Full Text Available Two hundred children were interviewed for the purpose of screening for a history of tick bite in somatic departments at Ternopil Regional Pediatric Hospital during July-August, 2016. As a result 32 children who have experienced tick bites were selected and interviewed using the modified forms of international questionnaire. The numbers of applications for the hospital medical care, refusal from hospitalization, prevalence of borreliosis were studied in the pediatric population by analyzing the medical records of children who were at hospital with somatic pathology for the period from January 2008 to August 2016. The study found the increased number of tick bites for 2015 and 2016. The age group of 7–12 years was found to be the most vulnerable, which accounts for 47 % of tick bites. Consequently, we must strengthen teaching and prevention activity among the students of the 1st to 5th forms.

  7. Genome Stability of Lyme Disease Spirochetes: Comparative Genomics of Borrelia burgdorferi Plasmids

    Energy Technology Data Exchange (ETDEWEB)

    Casjens S. R.; Dunn J.; Mongodin, E. F.; Qiu, W.-G.; Luft, B. J.; Schutzer, S. E.; Gilcrease, E. B.; Huang, W. M.; Vujadinovic, M.; Aron, J. K.; Vargas, L. C.; Freeman, S.; Radune, D.; Weidman, J. F.; Dimitrov, G. I.; Khouri, H. M.; Sosa, J. E.; Halpin, R. A.; Fraser, C. M.

    2012-03-14

    Lyme disease is the most common tick-borne human illness in North America. In order to understand the molecular pathogenesis, natural diversity, population structure and epizootic spread of the North American Lyme agent, Borrelia burgdorferi sensu stricto, a much better understanding of the natural diversity of its genome will be required. Towards this end we present a comparative analysis of the nucleotide sequences of the numerous plasmids of B. burgdorferi isolates B31, N40, JD1 and 297. These strains were chosen because they include the three most commonly studied laboratory strains, and because they represent different major genetic lineages and so are informative regarding the genetic diversity and evolution of this organism. A unique feature of Borrelia genomes is that they carry a large number of linear and circular plasmids, and this work shows that strains N40, JD1, 297 and B31 carry related but non-identical sets of 16, 20, 19 and 21 plasmids, respectively, that comprise 33-40% of their genomes. We deduce that there are at least 28 plasmid compatibility types among the four strains. The B. burgdorferi {approx}900 Kbp linear chromosomes are evolutionarily exceptionally stable, except for a short {le}20 Kbp plasmid-like section at the right end. A few of the plasmids, including the linear lp54 and circular cp26, are also very stable. We show here that the other plasmids, especially the linear ones, are considerably more variable. Nearly all of the linear plasmids have undergone one or more substantial inter-plasmid rearrangements since their last common ancestor. In spite of these rearrangements and differences in plasmid contents, the overall gene complement of the different isolates has remained relatively constant.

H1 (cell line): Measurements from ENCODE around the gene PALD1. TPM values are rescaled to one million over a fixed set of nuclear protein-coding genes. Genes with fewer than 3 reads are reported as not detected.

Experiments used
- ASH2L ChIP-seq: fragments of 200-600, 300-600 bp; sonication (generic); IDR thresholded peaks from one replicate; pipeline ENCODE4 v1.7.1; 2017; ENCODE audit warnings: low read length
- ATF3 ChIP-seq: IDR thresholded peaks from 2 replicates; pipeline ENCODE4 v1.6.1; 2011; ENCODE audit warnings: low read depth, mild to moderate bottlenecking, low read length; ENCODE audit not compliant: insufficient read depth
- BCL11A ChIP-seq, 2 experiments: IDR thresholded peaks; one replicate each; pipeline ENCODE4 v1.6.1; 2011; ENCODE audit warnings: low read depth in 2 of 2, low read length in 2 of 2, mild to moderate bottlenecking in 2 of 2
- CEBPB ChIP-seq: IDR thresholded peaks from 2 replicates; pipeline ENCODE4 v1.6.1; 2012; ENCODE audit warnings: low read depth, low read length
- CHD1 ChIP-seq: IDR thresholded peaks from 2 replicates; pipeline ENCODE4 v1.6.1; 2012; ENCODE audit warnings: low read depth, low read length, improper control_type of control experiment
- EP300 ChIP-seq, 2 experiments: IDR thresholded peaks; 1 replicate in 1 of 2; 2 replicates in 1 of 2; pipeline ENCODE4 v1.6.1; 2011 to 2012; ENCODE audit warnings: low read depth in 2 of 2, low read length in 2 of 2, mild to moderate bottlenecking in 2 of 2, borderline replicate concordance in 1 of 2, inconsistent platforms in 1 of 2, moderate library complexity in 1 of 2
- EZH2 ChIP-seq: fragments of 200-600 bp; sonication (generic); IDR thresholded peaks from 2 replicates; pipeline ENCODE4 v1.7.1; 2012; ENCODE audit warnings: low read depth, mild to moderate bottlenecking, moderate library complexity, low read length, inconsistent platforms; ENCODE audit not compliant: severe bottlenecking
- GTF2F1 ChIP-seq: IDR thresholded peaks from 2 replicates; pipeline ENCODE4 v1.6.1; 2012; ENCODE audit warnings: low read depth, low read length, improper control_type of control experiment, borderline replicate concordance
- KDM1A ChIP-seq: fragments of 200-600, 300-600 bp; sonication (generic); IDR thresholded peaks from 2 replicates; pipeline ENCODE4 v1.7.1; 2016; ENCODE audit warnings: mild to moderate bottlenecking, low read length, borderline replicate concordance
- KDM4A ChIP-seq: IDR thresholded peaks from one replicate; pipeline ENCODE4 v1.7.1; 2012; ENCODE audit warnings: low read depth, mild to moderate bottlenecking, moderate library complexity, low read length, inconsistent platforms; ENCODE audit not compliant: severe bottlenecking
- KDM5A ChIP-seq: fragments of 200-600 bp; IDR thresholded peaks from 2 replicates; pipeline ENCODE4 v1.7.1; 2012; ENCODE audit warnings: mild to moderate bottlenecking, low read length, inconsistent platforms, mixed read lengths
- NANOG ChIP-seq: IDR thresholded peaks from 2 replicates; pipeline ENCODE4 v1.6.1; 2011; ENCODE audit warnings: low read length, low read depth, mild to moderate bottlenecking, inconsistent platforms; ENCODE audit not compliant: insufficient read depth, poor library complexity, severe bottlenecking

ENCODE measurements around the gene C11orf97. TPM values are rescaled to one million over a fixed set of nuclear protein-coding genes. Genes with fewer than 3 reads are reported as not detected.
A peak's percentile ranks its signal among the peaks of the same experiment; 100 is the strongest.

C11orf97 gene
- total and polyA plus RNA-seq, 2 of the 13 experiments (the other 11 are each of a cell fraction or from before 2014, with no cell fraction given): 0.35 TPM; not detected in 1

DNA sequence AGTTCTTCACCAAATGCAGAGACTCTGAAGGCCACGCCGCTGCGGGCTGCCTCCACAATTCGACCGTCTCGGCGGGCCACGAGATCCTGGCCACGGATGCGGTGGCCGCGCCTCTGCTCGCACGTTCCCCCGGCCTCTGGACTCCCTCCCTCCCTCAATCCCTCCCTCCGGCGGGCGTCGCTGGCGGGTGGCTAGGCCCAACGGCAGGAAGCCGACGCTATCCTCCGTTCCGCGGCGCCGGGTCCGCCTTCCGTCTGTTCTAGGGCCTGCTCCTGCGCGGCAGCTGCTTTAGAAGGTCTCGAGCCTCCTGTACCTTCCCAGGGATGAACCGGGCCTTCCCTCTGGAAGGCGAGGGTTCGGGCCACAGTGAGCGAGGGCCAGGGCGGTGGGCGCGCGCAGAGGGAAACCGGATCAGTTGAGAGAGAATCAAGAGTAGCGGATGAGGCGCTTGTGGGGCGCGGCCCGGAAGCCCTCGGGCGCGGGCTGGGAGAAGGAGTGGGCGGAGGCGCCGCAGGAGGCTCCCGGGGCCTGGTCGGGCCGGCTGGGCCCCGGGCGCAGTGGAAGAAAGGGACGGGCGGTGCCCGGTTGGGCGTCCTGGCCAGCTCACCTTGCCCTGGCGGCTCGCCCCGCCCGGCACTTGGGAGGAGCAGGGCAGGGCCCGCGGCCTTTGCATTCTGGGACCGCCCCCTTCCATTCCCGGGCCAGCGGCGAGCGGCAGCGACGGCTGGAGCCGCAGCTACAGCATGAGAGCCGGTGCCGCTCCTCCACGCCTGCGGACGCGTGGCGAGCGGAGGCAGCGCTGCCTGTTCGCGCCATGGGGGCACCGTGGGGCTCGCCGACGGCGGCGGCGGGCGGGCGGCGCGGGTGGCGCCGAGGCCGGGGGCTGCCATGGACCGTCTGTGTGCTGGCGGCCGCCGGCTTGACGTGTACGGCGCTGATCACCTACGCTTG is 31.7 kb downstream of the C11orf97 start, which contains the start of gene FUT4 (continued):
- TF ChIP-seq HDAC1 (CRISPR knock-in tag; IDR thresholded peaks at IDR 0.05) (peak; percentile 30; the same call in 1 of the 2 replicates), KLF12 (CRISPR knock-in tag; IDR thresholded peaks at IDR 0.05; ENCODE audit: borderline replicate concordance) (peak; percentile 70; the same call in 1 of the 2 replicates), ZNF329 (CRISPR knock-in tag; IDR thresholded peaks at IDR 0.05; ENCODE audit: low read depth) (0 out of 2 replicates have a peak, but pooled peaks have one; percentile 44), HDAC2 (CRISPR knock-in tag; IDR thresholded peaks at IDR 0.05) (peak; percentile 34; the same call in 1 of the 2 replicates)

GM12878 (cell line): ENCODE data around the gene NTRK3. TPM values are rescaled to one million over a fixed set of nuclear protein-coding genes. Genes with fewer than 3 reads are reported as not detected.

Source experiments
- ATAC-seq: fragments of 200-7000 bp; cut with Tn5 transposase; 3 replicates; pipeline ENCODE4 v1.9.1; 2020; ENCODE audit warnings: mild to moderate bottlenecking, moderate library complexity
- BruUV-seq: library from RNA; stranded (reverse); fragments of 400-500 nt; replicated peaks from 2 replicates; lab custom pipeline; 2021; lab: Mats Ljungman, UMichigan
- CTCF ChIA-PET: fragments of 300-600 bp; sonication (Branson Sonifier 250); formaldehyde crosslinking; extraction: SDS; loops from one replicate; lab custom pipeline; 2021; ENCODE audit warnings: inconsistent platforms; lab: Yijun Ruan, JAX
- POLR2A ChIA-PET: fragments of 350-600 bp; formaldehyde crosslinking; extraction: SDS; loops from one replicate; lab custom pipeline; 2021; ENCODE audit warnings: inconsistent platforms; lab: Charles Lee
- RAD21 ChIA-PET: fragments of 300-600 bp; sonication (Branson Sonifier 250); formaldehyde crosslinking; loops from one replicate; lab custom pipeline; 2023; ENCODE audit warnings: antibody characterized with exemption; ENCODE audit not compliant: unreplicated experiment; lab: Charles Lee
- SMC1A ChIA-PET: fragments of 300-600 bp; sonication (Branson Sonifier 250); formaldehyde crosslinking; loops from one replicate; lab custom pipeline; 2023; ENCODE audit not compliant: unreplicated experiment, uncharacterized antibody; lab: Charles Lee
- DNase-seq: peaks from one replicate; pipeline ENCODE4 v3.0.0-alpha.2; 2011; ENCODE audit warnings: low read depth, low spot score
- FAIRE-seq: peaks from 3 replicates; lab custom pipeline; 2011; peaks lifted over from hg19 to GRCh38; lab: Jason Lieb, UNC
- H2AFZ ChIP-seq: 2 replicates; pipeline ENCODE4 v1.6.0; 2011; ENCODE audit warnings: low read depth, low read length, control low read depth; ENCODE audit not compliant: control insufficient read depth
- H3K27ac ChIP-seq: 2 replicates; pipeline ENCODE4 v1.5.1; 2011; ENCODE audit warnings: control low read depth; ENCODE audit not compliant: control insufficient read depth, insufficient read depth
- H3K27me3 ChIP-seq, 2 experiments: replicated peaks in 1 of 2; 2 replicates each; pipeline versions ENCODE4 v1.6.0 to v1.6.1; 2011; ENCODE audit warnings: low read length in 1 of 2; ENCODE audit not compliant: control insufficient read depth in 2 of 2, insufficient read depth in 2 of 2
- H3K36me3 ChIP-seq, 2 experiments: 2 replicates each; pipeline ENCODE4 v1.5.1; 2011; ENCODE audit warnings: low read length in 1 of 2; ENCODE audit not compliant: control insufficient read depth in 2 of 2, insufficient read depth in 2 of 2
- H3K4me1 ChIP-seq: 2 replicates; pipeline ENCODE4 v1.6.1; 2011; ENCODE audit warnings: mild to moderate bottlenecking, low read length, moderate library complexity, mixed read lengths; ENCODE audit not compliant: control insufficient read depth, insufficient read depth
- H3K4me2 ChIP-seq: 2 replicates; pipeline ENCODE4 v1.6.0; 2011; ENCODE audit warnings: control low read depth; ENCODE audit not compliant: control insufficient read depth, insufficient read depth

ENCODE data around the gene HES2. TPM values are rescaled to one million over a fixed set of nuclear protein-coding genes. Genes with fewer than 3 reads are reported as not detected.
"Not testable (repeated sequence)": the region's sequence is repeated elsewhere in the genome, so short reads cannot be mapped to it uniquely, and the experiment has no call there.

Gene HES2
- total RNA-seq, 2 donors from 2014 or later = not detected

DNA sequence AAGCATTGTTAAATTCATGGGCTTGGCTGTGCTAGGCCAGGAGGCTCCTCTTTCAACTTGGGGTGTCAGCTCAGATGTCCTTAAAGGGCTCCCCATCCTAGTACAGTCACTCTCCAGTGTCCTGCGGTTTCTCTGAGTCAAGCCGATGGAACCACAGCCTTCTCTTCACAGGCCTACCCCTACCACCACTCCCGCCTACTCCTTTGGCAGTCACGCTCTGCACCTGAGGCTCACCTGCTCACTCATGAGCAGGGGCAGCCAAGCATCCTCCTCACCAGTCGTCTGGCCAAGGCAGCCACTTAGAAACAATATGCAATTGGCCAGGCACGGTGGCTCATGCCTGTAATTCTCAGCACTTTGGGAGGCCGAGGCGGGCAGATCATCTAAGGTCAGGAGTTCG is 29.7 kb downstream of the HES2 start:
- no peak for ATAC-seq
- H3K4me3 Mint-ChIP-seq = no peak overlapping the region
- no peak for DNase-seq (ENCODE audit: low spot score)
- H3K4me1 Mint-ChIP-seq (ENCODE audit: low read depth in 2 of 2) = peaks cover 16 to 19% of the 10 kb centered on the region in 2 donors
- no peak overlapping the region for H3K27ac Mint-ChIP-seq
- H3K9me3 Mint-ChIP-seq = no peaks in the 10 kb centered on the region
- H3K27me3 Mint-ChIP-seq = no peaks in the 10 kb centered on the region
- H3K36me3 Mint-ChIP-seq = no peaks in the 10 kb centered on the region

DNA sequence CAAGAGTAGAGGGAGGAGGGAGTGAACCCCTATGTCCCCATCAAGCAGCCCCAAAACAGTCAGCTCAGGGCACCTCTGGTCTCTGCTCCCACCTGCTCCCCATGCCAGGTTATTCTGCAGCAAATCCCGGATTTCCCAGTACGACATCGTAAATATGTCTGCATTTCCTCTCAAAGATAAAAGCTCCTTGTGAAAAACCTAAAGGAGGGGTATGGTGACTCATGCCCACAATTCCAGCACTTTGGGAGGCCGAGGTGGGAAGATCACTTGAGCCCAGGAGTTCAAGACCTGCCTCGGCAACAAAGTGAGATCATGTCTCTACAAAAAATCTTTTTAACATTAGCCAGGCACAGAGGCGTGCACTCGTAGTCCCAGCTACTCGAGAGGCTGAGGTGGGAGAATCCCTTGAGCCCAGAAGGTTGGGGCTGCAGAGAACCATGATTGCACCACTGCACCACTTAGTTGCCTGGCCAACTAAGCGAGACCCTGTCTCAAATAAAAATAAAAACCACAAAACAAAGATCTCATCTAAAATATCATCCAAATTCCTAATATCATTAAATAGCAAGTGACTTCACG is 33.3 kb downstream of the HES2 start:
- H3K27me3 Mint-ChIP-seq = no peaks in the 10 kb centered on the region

8. Lichen sclerosus et atrophicans, scleroderma en coup de sabre and Lyme borreliosis

    Directory of Open Access Journals (Sweden)

    Serena Bonin

    2011-09-01

    Full Text Available Lichen sclerosus et atrophicans (LSA is a chronic, inflammatory skin disease of unknown etiology, characterized by atrophy. We report a case of LSA with frontoparietal distribution, mimicking scleroderma en coup de sabre, causing scarring alopecia. The case was associated with Borrelia infection. The lesion improved with 2 cycles of antibiotic therapy with ceftriaxone 2 gr /day i.v for 21 days associated with UVA-1 therapy and local and systemic vitamin E supply (400 mg 2x/day per os for 3 months. This case stresses the importance of identifying clinical manifestations associated with Lyme disease and the use of tissue PCR to detect borrelial DNA in patients with these lesions, but characterized by negative serology for Borrelia.

  9. Disagreement between the results from three commercial tests for the detection of Borrelia-specific serum antibodies in the Netherlands associated with antibiotic treatment for Lyme borreliosis: a retrospective study.

    NARCIS (Netherlands)